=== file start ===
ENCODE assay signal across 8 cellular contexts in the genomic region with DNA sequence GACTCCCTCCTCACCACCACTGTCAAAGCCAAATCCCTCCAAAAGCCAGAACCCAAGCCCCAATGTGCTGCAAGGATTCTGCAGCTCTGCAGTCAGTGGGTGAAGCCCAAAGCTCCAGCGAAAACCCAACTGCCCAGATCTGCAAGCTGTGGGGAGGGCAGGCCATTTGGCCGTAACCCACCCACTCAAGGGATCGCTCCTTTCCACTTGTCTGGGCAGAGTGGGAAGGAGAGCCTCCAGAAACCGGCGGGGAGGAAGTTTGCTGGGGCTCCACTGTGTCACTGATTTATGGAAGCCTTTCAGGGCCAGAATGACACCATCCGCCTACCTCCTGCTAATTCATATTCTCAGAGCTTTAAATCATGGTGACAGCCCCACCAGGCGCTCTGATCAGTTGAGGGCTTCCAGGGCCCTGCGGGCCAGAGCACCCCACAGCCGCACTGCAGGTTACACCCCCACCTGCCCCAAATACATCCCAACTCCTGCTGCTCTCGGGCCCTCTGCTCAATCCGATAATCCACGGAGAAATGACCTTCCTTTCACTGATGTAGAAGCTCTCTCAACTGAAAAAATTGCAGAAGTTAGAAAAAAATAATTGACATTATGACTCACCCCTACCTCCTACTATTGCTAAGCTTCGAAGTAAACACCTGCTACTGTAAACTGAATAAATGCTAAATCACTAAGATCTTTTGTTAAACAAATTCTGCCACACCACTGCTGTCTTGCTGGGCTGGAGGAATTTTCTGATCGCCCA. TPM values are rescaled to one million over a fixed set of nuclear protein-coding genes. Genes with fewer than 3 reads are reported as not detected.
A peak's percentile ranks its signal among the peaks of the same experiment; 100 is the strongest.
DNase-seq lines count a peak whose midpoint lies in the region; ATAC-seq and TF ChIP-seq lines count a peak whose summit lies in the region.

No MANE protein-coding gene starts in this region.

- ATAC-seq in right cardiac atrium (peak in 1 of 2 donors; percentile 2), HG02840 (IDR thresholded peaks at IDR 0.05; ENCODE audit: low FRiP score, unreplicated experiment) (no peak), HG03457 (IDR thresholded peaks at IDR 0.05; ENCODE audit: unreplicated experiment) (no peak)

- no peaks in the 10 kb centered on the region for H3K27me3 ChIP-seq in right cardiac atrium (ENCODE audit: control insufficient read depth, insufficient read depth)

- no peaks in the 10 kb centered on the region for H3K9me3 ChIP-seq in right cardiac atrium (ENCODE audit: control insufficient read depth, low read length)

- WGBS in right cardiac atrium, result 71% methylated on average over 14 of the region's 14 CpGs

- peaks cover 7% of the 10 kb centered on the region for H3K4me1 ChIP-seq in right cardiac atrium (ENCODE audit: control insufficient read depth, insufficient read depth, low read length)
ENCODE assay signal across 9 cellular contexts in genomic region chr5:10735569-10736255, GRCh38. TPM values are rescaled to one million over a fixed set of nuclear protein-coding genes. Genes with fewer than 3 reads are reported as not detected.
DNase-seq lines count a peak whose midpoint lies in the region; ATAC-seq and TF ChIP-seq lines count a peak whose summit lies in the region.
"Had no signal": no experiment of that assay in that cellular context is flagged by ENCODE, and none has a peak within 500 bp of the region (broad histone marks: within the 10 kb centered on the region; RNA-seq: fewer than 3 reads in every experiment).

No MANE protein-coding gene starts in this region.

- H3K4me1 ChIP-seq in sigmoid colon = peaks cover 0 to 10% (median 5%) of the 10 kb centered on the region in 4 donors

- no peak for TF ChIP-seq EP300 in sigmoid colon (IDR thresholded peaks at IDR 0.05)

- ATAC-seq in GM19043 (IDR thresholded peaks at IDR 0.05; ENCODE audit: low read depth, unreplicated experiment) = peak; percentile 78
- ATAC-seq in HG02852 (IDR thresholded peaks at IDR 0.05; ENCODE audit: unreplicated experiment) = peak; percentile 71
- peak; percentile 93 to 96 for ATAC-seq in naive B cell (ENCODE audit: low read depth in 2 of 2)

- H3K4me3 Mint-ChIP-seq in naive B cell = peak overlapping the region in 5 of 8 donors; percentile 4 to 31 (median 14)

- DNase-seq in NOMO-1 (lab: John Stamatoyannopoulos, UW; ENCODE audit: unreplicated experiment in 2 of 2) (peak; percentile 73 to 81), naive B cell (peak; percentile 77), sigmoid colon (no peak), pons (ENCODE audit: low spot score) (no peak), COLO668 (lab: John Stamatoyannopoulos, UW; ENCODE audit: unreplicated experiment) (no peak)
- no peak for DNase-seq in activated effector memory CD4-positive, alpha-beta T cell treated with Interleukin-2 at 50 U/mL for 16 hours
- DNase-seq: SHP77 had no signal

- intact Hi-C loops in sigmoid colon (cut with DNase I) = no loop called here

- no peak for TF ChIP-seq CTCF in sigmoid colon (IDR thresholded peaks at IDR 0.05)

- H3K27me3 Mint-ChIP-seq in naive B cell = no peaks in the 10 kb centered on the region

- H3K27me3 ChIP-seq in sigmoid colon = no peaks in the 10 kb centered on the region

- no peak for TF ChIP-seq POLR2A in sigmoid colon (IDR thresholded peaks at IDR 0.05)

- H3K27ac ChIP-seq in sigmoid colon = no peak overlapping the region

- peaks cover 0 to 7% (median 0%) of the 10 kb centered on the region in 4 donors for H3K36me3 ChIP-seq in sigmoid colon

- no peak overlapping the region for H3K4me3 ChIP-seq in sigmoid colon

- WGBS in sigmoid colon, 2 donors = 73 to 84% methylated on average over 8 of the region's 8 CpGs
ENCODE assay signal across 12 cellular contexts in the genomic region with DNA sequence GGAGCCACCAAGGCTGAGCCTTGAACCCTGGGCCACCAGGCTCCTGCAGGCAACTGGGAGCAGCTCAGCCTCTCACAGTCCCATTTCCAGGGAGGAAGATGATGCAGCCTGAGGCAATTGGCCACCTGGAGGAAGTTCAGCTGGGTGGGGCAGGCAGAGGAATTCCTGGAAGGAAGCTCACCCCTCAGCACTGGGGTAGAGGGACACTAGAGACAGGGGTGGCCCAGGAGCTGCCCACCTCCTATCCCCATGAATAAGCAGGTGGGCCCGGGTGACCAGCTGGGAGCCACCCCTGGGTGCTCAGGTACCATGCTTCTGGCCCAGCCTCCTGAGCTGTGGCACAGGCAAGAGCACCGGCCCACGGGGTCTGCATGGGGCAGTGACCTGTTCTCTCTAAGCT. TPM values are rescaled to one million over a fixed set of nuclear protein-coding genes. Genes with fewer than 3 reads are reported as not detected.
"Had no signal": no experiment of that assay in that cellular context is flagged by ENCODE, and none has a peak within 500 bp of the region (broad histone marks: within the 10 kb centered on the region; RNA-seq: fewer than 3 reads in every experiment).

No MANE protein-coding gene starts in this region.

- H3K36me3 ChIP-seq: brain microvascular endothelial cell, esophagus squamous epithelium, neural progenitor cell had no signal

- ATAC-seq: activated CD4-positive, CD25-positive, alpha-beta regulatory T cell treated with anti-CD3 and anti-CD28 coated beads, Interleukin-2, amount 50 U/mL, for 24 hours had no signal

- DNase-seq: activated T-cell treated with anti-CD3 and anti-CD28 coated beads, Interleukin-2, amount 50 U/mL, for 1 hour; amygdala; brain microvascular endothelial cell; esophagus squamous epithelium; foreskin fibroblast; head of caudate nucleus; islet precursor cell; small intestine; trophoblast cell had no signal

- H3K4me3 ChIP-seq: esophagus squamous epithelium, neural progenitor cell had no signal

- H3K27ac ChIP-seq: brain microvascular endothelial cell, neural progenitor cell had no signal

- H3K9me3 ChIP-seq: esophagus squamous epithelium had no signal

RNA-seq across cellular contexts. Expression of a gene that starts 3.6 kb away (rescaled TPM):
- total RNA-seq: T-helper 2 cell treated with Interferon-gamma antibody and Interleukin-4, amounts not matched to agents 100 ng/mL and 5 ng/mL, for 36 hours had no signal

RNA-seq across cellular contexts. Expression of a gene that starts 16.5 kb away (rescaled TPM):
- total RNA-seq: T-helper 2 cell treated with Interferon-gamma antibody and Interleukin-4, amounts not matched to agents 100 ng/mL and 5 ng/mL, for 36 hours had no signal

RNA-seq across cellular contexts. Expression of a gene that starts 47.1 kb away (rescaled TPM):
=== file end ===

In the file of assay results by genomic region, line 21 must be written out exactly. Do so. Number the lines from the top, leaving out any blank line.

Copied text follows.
- no peak for DNase-seq in activated effector memory CD4-positive, alpha-beta T cell treated with Interleukin-2 at 50 U/mL for 16 hours